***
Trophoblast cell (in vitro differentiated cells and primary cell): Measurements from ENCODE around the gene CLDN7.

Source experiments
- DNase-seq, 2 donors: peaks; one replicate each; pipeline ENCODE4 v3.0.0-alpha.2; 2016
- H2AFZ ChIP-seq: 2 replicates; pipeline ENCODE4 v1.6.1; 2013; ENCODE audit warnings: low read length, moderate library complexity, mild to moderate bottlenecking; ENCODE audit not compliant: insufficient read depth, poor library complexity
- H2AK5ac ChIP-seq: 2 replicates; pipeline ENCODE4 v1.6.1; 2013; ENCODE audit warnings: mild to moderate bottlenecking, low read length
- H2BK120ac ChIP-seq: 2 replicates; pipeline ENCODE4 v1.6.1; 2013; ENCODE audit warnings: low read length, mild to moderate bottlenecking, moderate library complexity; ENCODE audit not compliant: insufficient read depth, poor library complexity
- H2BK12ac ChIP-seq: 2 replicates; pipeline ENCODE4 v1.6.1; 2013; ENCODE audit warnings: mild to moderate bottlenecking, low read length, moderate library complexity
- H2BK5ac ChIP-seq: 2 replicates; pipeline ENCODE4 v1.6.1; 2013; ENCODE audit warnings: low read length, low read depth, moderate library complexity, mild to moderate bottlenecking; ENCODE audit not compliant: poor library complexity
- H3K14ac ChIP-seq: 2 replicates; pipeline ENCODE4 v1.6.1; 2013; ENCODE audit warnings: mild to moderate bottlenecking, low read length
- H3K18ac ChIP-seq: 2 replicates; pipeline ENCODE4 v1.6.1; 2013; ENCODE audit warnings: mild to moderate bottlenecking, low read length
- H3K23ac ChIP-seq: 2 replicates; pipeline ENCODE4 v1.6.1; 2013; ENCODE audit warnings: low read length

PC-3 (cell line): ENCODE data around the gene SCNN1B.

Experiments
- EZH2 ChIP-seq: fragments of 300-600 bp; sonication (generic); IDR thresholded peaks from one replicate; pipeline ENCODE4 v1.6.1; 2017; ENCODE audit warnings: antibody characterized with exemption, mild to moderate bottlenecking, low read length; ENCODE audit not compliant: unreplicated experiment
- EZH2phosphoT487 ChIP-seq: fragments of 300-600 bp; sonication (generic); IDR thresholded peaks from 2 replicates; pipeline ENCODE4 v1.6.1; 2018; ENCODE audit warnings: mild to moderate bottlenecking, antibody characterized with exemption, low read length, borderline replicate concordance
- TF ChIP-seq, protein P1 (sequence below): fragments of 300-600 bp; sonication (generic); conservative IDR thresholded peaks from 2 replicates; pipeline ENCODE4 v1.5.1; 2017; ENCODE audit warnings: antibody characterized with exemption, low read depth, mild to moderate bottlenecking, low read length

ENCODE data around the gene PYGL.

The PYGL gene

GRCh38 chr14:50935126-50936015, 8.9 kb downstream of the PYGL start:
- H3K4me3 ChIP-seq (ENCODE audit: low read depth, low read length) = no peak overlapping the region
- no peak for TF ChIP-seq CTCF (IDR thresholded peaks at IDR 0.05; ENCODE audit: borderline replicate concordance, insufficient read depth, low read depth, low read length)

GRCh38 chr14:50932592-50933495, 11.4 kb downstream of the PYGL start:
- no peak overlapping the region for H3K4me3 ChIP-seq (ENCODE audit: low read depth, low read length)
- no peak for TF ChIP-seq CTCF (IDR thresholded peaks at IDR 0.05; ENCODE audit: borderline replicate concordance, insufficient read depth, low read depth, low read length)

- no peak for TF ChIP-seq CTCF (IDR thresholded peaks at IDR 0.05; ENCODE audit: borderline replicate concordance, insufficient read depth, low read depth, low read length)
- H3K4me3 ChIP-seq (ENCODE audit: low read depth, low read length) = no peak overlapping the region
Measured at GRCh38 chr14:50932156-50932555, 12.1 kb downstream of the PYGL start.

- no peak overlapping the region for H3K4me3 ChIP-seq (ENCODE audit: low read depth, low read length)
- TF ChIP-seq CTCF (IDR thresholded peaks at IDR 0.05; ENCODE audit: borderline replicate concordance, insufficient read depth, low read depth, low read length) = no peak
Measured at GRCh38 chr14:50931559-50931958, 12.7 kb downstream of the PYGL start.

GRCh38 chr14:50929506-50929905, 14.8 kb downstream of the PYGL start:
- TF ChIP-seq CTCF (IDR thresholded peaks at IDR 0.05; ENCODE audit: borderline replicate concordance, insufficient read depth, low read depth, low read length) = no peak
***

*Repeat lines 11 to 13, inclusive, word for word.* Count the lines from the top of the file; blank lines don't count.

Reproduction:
- H3K23ac ChIP-seq: 2 replicates; pipeline ENCODE4 v1.6.1; 2013; ENCODE audit warnings: low read length

PC-3 (cell line): ENCODE data around the gene SCNN1B.

Experiments